The economy is recovering, but the pace of that recovery is diminishing – that’s the big picture from today’s gross domestic product statistics.
However, the UK is getting ever closer now to regaining the income lost during the crisis.
Quite where we are on that front depends somewhat on which measure you’re looking at.
Once upon a time we only got updates on the state of the economy and gross domestic product – the most comprehensive measure of activity – every quarter, but these days we get them every month.
On the quarterly measure, we are still a fair way off getting back to where we were before the pandemic struck, but on the monthly measure we are now very close.
However, getting back to the pre-crisis level is only half the battle.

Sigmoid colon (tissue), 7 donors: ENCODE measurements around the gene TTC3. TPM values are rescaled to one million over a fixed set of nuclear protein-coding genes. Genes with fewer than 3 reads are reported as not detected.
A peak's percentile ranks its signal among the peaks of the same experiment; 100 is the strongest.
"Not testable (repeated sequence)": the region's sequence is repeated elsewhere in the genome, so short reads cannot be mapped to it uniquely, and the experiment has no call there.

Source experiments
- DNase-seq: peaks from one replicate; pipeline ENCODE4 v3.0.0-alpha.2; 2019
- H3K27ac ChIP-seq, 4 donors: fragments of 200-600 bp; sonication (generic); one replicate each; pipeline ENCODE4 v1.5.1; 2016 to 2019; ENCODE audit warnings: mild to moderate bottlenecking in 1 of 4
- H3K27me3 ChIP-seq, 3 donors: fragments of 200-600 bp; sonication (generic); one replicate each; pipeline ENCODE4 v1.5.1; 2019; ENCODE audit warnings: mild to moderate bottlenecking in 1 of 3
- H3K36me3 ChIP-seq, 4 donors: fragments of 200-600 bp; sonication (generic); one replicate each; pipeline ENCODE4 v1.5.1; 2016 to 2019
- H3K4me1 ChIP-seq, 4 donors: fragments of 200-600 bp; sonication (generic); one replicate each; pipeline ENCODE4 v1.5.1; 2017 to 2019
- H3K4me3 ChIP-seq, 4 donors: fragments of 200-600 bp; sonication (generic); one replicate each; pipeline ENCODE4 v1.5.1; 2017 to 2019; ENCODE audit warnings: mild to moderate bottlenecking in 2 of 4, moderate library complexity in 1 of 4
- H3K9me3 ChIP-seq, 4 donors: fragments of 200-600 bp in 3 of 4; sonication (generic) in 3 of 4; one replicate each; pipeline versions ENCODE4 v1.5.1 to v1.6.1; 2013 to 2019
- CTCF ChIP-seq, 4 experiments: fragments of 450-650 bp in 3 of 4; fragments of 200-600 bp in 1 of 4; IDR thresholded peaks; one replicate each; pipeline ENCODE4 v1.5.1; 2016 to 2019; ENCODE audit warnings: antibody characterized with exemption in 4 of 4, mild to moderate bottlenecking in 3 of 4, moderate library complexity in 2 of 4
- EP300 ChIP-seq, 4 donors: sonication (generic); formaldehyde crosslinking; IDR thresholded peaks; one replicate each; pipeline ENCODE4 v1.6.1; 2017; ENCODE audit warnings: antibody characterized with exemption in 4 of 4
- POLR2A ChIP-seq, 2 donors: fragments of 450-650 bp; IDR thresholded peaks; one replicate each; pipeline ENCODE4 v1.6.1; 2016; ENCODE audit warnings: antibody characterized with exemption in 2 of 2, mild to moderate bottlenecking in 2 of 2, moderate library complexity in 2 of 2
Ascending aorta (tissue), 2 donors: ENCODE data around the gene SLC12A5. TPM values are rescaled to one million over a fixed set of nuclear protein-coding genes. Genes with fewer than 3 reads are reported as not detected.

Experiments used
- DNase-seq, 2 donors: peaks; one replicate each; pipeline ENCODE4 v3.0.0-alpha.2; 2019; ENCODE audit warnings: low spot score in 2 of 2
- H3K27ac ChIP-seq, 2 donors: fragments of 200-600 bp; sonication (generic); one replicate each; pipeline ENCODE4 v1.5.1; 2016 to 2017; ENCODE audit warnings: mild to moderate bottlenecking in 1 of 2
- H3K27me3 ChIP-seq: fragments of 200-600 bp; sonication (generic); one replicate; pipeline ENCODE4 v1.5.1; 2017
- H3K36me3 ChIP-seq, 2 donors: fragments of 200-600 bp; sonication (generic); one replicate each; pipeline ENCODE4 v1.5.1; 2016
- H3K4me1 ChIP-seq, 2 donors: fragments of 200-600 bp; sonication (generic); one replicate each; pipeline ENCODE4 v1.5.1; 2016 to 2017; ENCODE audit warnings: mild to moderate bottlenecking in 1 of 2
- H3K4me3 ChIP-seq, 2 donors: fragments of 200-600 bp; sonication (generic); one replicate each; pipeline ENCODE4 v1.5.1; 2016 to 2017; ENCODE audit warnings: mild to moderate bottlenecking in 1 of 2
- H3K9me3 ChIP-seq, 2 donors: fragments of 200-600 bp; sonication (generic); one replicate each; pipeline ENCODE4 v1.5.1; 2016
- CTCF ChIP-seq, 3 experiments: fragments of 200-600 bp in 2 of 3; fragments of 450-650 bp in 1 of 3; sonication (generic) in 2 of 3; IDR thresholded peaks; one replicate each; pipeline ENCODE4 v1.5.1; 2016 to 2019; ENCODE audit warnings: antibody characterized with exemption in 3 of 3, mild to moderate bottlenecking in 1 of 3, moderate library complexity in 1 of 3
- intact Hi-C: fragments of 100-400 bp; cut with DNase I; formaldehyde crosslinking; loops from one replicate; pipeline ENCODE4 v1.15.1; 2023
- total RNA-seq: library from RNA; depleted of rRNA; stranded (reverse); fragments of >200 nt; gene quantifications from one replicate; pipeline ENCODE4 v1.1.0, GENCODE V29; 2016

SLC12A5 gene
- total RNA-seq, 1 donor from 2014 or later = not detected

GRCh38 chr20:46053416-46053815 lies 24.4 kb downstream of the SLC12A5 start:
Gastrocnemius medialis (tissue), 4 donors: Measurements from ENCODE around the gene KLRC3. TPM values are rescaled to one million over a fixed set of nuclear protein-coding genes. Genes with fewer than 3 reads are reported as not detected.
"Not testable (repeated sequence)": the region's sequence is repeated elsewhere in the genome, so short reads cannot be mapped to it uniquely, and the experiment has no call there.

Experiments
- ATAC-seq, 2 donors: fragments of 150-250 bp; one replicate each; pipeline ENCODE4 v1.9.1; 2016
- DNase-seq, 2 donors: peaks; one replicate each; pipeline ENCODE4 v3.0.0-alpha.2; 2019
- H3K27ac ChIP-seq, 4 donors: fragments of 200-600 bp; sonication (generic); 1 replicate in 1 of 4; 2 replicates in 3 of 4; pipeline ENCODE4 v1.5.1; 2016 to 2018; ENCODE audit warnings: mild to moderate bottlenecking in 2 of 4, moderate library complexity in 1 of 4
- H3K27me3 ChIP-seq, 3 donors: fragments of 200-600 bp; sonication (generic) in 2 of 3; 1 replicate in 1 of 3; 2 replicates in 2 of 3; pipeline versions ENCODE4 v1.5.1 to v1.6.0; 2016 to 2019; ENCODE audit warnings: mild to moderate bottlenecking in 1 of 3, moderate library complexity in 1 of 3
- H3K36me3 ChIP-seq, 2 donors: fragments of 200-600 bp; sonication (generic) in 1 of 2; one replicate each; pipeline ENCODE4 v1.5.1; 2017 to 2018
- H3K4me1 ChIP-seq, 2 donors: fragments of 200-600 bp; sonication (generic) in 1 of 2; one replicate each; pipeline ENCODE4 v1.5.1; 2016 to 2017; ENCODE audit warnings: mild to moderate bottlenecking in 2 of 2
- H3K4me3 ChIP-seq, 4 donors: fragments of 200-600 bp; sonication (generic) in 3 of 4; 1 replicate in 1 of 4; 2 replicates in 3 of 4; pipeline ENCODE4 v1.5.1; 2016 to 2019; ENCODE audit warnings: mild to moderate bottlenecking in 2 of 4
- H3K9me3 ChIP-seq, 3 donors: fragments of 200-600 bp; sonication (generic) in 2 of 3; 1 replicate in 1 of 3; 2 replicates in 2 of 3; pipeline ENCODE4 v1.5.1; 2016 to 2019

The UK remains well below the trajectory it was on before COVID struck – in other words, where we would have been this year had we carried merrily growing through 2020 rather than plunging into the biggest recession in modern record.
What’s striking, comparing the UK to other countries around the world, is how much of a laggard Britain seems to be.
The US economy is now already bigger than it was before the pandemic struck.
France is close to regaining its pre-crisis levels.
Indeed, of the major European countries only Spain remains further from its pre-pandemic GDP than the UK.
The problem for the chancellor is not only does this raise questions about whether Britain’s economic measures could have been stronger in helping people get back into work, it all comes ahead of a difficult winter for the economy.
Prices are rising, energy costs are at historic levels and real earnings – wages adjusted for inflation – are stagnating.
In other words, any prospect that strong economic growth could turn into the much-vaunted “feelgood factor” seems to look dim at present.